The Belgian government awarded the contract to build the forts on 1 July 1888 to the French firm Hallier, Letellier Brothers, and Jules Barratoux. Construction began on 28 July 1888 with the clearing and excavation of the sites and building of storage and work structures. Work was finished three years later, on 29 October 1891, [20] and cost ₣71,600,000. [7] [21] Around Liège, workers excavated 1,480,000 m 3 (52,000,000 cu ft) of earth, poured 601,140 m 3 (21,229,000 cu ft) of concrete, and laid 12,720 m 3 (449,000 cu ft) of brick. [22]

Protection Edit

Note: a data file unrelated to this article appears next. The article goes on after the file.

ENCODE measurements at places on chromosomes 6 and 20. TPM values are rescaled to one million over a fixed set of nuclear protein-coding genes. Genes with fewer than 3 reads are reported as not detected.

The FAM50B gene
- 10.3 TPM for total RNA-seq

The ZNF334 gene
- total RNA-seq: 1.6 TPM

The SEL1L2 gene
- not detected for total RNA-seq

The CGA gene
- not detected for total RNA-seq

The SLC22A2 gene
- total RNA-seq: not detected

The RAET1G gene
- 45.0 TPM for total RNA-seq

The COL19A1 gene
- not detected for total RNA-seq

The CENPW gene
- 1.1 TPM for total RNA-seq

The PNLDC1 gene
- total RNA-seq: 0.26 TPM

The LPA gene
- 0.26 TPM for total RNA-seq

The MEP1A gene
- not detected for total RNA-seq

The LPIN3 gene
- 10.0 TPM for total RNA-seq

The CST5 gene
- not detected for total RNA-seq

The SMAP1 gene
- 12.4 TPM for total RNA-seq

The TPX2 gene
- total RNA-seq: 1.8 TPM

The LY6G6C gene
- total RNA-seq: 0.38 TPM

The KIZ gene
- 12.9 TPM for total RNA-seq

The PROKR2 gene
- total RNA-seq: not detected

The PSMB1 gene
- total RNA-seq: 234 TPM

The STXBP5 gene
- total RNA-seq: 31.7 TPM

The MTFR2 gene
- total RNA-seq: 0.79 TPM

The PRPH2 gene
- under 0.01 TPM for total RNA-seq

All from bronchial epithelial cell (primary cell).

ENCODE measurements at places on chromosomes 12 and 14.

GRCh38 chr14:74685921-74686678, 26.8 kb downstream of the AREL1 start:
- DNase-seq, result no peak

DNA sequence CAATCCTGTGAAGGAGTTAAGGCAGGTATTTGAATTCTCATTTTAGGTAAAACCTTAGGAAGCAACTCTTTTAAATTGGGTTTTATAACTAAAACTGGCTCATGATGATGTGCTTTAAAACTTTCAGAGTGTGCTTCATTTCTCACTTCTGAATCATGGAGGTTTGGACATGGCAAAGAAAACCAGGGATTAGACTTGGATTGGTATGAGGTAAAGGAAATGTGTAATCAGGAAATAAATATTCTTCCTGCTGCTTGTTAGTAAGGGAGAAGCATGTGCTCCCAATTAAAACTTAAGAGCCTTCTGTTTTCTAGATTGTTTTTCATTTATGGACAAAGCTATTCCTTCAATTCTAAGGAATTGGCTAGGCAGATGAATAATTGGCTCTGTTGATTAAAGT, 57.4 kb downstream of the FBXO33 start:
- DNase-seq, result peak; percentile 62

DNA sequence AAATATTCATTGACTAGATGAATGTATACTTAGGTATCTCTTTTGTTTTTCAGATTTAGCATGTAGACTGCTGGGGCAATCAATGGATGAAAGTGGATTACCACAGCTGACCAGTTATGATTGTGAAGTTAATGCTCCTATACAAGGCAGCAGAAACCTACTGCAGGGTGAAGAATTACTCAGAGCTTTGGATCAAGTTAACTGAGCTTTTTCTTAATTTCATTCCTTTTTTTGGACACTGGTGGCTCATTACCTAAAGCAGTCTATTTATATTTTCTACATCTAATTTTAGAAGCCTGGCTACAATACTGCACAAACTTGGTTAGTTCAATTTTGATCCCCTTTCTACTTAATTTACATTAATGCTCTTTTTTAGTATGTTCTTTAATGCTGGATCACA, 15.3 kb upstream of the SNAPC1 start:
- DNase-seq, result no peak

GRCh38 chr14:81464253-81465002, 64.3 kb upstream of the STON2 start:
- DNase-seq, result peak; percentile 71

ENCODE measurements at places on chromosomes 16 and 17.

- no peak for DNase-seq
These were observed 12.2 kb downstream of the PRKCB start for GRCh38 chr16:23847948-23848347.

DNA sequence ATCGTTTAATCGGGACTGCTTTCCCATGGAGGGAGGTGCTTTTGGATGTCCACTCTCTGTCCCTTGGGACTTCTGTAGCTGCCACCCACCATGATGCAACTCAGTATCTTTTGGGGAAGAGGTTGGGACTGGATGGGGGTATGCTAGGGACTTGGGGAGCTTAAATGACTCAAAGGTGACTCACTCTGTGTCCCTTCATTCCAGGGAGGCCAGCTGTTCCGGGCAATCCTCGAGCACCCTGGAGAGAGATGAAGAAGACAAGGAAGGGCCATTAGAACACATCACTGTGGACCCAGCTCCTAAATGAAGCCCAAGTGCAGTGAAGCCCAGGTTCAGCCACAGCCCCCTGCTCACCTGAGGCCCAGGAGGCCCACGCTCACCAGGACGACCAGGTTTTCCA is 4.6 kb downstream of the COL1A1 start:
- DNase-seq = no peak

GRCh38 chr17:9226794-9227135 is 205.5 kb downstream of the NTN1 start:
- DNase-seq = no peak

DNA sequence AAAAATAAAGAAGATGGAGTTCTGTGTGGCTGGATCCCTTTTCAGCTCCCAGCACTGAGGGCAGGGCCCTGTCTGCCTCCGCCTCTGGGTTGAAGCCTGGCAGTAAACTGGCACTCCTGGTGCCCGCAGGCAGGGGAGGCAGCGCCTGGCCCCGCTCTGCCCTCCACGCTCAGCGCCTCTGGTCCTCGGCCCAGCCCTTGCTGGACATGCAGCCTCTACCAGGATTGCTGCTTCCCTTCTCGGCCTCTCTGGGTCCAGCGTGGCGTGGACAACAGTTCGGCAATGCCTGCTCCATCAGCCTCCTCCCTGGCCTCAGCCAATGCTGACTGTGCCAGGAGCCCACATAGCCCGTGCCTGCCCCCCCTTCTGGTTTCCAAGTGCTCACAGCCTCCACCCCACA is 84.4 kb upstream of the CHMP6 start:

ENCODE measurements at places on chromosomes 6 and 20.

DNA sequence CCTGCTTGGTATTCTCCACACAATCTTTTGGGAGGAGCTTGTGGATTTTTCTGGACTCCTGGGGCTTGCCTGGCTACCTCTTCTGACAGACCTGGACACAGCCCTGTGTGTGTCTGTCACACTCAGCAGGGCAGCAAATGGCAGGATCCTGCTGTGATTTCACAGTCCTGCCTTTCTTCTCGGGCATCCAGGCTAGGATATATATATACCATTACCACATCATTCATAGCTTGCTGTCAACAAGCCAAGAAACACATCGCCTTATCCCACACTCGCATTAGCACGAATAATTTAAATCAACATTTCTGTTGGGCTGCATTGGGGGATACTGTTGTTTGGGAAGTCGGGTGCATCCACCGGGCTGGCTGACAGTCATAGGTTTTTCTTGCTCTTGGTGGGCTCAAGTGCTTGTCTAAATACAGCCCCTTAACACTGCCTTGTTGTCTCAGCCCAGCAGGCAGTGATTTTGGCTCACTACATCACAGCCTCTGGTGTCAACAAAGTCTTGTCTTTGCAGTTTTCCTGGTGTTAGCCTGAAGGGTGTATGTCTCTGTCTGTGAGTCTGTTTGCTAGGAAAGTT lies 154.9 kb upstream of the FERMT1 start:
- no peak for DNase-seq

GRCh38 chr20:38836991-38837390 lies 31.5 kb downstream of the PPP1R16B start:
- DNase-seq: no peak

Brialmont designed the Meuse forts to withstand the power of the heaviest artillery of his day: 21-centimetre (8.3 in) pieces whose shells put out 240 metric tons (240 long tons 260 short tons) of force. As a response to the 1886 melinite tests, he covered the masonry in the walls with a thick layer of concrete which itself was then covered with 3 metres (9.8 ft) of soil. [23] The mixtures of concrete used, of which there were two, [9] [a] were determined by testing at the Fort de Brasschaat [nl] . [13] Concrete was poured into wooden frames and left in place for over two weeks. Once dry, mortar would be brushed over the concrete until smoothed on the interior, and covered in soil on the exterior. The vulnerability of a structure determined the thickness of the concrete protecting it the gorge wall of a barrack was 1.5 m (4.9 ft) thick, while the exposed top of the massif was 4 m (13 ft) thick. Protection against infantry was offered by a sea of barbed wire on the glacis around the ditch and the casemates of the gorge, housing 5.7 cm cannons and garrison infantry. These troops were also to be mustered in the massif for a sortie in case of a hostile infantry assault. [25]